Medics told the Health Service Journal (HSJ) that a growing number of people are seeking emergency care after having the jab.
Some have been advised to go to hospital by GPs, the journal reported.
Dr Katherine Henderson, the president of the Royal College of Emergency Medicine, told the Guardian: “It’s definitely a thing.
“Colleagues across England are reporting this. All A&E departments are seeing an increase in the number of people reporting concerns after having the AstraZeneca vaccine.
“We are seeing people with mild headaches and persistent headaches but who are otherwise alright.”
Dr Henderson added that emergency departments and GPs are getting “a lot of queries” and thinks it’s an “understandable reaction by the p ublic.”
“I can understand why people are anxious. If they are worried they need to get advice”, she said.
One London A&E doctor said their department was “swamped” with patients with headaches who had been sent there by their GP
Another A&E consultant told the HSJ: “We have seen huge numbers of AstraZeneca jab-associated headaches being sent in and, like all [emergency departments], we’re scrabbling to cobble together some guidance so as to sensibly reduce the number needing investigation. I gather some units are really, really struggling with this.”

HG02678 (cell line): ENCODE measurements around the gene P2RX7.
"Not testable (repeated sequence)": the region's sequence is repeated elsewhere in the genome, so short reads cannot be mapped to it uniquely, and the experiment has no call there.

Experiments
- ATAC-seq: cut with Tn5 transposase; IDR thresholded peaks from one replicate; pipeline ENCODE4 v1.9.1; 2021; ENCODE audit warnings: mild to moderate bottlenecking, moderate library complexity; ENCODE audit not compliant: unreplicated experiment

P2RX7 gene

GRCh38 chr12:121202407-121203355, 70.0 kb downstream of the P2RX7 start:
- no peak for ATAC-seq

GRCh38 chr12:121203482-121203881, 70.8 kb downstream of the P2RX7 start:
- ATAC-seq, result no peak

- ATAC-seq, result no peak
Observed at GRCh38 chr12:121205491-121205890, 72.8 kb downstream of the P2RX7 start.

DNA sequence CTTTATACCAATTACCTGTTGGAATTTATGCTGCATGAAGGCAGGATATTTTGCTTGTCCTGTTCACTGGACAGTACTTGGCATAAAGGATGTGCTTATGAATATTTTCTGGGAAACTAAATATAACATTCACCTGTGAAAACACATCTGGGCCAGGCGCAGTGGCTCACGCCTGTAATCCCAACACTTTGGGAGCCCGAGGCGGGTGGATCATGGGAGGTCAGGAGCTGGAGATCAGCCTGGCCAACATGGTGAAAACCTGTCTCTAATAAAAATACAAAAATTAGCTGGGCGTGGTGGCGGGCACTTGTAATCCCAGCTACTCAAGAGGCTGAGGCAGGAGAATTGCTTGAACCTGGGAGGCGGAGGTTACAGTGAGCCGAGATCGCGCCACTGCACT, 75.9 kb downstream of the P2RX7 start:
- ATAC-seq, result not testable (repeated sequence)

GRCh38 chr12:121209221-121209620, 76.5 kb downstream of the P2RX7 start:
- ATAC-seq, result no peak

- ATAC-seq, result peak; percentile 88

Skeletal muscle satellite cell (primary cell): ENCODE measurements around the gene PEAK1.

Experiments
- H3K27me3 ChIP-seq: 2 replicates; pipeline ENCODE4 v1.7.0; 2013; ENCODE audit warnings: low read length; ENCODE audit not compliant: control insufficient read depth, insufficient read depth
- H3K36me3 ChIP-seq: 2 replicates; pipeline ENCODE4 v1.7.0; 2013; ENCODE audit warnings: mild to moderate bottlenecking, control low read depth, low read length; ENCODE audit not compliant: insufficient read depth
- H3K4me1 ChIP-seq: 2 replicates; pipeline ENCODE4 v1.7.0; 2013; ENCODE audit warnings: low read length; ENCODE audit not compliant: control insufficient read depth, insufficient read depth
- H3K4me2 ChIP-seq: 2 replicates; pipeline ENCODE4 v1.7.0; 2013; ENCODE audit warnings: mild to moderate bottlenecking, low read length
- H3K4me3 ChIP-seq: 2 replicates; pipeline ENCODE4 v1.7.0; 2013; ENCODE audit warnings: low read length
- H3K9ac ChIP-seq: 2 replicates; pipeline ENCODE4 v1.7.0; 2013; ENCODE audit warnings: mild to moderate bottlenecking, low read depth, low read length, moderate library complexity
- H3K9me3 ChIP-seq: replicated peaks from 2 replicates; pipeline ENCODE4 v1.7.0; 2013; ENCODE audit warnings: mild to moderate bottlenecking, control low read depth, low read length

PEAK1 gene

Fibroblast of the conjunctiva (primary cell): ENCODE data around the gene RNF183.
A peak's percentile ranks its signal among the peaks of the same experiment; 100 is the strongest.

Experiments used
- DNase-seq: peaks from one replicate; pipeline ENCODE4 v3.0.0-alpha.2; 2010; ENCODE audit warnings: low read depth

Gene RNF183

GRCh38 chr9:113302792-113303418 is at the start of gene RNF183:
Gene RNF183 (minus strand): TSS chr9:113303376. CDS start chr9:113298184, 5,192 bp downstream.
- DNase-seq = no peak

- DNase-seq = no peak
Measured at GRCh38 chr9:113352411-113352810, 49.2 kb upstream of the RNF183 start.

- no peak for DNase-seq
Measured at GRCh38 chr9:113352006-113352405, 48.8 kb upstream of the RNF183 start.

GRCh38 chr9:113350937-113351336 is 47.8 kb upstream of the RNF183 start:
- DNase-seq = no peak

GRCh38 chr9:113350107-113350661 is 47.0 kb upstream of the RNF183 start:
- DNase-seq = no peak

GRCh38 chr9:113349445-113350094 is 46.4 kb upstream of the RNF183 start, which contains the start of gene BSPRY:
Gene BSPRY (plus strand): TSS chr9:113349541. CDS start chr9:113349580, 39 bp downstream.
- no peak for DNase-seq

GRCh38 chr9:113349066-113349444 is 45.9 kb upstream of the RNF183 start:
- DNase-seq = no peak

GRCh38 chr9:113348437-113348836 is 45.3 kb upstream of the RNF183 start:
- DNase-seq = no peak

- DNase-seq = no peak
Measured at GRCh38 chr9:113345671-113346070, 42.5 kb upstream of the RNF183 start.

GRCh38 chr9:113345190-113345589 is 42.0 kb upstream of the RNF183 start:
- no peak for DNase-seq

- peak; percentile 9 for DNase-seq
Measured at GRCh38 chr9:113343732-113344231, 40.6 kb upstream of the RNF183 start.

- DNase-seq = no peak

It comes after the Joint Committee on Vaccination and Immunisation (JCVI) decided to restrict the jab to people over 30.
On Friday, the European Medicines Authority (EMA) said it was investigating after five people who had the AstraZeneca jab developed capillary leak syndrome.
The rare condition results in blood leaking from tiny vessels into muscles which can cause a sudden drop in blood pressure. If left untreated this can cause organ failure.
However, the regulator said is it not yet clear whether there is a causal association between the jab and any blood conditions.